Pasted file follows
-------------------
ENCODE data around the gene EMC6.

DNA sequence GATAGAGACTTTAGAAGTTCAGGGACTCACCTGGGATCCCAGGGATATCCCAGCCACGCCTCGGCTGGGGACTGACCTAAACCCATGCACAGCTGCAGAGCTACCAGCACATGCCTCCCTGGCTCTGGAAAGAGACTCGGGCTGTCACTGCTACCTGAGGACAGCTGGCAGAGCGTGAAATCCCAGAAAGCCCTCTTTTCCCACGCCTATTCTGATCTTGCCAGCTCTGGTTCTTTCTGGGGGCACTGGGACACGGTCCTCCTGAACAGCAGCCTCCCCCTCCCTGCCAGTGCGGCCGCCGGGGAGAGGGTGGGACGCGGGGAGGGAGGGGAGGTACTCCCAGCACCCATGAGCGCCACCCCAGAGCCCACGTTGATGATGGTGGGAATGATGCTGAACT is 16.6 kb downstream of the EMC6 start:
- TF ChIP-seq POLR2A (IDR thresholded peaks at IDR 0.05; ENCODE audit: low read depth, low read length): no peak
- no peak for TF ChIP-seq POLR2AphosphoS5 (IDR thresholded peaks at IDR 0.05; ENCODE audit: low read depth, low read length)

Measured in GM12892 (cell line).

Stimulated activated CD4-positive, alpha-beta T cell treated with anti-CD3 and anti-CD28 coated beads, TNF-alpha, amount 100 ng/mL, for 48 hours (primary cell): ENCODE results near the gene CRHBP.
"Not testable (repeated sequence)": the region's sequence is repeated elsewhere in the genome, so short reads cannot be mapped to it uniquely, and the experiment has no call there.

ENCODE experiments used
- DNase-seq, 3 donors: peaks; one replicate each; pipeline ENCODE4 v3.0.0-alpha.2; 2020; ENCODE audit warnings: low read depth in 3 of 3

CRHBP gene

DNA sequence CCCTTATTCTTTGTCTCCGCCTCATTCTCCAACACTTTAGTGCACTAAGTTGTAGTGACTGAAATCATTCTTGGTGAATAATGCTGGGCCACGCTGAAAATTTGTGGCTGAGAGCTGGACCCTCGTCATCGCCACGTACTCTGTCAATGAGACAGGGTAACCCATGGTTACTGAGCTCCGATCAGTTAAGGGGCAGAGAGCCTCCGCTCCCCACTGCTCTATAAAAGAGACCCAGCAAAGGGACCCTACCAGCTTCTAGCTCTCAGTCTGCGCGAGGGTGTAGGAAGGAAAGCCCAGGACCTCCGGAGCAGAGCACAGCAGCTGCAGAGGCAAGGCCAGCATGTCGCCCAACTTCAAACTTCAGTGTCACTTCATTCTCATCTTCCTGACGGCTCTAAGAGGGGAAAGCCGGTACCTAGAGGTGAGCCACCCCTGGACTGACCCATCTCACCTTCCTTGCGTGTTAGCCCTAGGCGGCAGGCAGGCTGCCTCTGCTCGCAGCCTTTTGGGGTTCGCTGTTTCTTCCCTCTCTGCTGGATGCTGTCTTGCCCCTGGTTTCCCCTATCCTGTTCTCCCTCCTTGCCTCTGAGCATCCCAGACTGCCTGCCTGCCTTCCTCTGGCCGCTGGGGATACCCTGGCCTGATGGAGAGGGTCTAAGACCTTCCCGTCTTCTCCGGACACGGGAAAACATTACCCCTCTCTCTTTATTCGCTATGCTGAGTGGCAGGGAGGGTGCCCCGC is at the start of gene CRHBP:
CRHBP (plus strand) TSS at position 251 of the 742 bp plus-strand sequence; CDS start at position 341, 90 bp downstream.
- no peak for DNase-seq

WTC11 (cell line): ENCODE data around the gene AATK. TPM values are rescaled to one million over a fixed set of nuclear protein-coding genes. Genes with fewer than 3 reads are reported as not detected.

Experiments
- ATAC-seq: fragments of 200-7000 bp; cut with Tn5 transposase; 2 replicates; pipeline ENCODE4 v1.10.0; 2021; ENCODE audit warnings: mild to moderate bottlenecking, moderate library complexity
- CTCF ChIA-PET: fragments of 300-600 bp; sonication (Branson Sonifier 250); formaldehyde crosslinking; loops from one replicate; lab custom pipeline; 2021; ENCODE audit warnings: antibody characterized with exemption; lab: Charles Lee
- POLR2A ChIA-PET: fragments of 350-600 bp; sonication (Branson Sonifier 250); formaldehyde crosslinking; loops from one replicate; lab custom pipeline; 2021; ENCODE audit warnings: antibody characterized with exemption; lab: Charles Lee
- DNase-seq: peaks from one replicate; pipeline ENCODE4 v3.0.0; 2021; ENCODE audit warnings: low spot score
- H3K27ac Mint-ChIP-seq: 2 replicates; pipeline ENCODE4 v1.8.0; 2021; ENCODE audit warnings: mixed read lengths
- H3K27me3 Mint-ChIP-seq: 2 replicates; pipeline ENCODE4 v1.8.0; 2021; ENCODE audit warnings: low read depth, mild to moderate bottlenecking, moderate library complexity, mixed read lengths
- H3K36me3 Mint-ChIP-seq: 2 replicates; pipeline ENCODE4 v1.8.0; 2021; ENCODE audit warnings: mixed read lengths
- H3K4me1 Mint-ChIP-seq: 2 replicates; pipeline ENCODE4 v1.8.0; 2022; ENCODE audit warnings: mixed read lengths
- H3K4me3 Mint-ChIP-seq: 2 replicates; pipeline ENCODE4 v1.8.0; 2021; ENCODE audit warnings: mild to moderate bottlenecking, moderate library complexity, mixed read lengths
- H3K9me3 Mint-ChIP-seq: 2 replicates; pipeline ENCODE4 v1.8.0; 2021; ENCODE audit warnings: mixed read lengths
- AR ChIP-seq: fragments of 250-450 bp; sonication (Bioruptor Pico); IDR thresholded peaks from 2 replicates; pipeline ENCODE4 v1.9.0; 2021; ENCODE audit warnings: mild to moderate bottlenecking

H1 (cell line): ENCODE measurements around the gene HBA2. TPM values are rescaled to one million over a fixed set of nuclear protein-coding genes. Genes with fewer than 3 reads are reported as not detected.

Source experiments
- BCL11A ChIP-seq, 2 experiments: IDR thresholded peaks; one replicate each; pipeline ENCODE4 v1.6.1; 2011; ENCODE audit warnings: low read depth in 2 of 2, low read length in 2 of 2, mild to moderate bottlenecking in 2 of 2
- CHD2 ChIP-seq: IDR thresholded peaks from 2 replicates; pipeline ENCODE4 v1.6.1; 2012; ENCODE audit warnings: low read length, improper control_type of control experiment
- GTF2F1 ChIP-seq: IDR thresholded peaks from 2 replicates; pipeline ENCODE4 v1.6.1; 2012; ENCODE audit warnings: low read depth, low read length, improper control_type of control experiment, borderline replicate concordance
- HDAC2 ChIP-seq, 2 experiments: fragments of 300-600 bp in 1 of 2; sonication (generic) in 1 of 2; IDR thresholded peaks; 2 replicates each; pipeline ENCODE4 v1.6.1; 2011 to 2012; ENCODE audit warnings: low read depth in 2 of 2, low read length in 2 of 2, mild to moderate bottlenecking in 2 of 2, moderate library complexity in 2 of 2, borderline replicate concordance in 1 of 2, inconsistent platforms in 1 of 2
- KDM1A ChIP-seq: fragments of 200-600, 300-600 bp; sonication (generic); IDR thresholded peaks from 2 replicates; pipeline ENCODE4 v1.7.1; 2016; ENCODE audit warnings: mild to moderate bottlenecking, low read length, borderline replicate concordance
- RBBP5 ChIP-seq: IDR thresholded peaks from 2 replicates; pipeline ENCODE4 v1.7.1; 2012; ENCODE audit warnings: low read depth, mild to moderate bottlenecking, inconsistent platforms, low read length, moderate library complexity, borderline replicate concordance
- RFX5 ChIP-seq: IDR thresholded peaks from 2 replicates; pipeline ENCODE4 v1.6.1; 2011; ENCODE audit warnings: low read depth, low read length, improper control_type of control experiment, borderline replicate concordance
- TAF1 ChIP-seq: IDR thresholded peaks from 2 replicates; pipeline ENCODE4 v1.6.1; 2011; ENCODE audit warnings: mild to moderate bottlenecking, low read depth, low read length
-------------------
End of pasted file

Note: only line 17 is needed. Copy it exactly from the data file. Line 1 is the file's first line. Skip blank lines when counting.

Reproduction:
- CTCF ChIA-PET: fragments of 300-600 bp; sonication (Branson Sonifier 250); formaldehyde crosslinking; loops from one replicate; lab custom pipeline; 2021; ENCODE audit warnings: antibody characterized with exemption; lab: Charles Lee